Ad Nauseam – Imperative Imperceptible Impulse

Ad Nauseam moved its first steps back in 2003, under the name Death Heaven, in a small town in Veneto, Northern Italy. As years went by, the sound started becoming more and more unorthodox, odd and obscure, revealing the most cryptic yet evocative side of the band. The music sounded so different from what was done until that point that a name change was needed, and Ad Nauseam was born. The new monicker was picked due to to the maniacal dedication the band put into every aspect of the artistic creation process, and after more than 5 years spent to handle every detail concerning songwriting, recordings and graphic layout, in March 2015 debut album Nihil Quam Vacuitas Ordinatum Est saw the light via Lavadome Productions.

The quartet is known to adopt a DIY approach in its most authentic meaning. To be able to keep every single step of the recording process under control and meet the band’s high expectations, not only all Ad Nauseam records are self-produced, but each band member also contributes researching, designing and building most of the equipment used for the recordings (drums parts, cabinets, bass/guitar/studio related electronics) and collecting mainly vintage, odd and uncommon gears.

With their sophomore album Imperative Imperceptible Impulse, Ad Nauseam took a step forward in terms of composition, musical structures and sound. Music is not intended as a mere sequence of riffs that sounds well one after the other, but is now a naturally ordered structure where almost every musical event refers to the past and/or predicts the future, generating very layered and complex patterns dominated by polyphony and polyrhythms and where each instrument has its own role and is essential in the whole. The music represents a merging of many different styles, the most prominent ones being extreme death/black metal, avantgarde, jazz, post-core, doom/sludge and ambient.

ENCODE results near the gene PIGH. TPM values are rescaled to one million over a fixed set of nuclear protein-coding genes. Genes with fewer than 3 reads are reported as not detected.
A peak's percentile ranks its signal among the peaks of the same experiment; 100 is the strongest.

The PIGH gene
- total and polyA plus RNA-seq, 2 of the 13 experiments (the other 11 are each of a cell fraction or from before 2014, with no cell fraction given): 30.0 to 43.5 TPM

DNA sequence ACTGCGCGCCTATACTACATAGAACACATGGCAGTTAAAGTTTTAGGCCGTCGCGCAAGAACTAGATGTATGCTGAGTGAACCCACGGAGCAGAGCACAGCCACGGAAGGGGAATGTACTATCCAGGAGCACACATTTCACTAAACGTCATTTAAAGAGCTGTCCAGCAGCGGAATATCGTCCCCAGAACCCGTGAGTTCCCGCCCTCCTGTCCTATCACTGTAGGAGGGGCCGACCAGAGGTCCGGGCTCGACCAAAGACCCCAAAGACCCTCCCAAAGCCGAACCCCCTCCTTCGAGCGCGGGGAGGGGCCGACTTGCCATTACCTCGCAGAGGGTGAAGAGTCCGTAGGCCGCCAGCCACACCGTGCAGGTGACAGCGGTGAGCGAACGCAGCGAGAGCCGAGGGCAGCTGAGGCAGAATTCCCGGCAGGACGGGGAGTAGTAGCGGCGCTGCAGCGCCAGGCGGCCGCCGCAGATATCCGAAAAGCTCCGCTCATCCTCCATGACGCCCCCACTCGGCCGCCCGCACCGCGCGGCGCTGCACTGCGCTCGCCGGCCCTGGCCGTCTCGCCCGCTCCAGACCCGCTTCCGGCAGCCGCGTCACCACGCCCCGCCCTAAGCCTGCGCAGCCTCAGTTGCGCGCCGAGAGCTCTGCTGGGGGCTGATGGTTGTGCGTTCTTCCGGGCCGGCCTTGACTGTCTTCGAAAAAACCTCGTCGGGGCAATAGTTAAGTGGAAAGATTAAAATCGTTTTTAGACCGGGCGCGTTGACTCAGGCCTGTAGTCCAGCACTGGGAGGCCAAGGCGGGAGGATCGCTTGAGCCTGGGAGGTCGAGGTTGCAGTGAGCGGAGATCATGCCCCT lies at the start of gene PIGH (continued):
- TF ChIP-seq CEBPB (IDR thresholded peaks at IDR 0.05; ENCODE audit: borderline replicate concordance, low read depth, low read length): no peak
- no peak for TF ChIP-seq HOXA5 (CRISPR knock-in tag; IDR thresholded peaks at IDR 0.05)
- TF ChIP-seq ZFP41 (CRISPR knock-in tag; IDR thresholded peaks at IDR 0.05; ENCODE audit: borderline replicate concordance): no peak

The composition process of Imperative Imperceptible Impulse has been heavily influenced by 20th century classical composers like Stravinsky, Šostakóvič, Xenakis, Scelsi, Penderecki and Ligeti, to name a few. Both the concepts of harmony and melody have been put into discussion to get a music where harmony is obtained by means of disharmony and melody by dissonances. To push this method even further, a unique tuning system has been conceived, to allow a new harmonic vocabulary and to eradicate the players from the comfort zone of the usual melodic patterns every guitar/bass player is used to.

Ad Nauseam takes a step back from the synthetic, flat and fake sound of modern production trends, going in the opposite direction, again adopting the same principles that are used to record classical music: less is more. An extreme effort has been put to find a way to record the most natural, dynamic and tridimensional sound possible. For this reason, instead of focusing on the mixing and post-production phase, an insane amount of attention has been paid studying how to capture the best sound since the very beginning. The maniacal assembly and calibration of the audio chain allowed to nearly eliminate the use of equalizers and dynamic compressors. Saying it with Steve Albini: “I want to hear the sound of the instrument, not the sound of the processor”.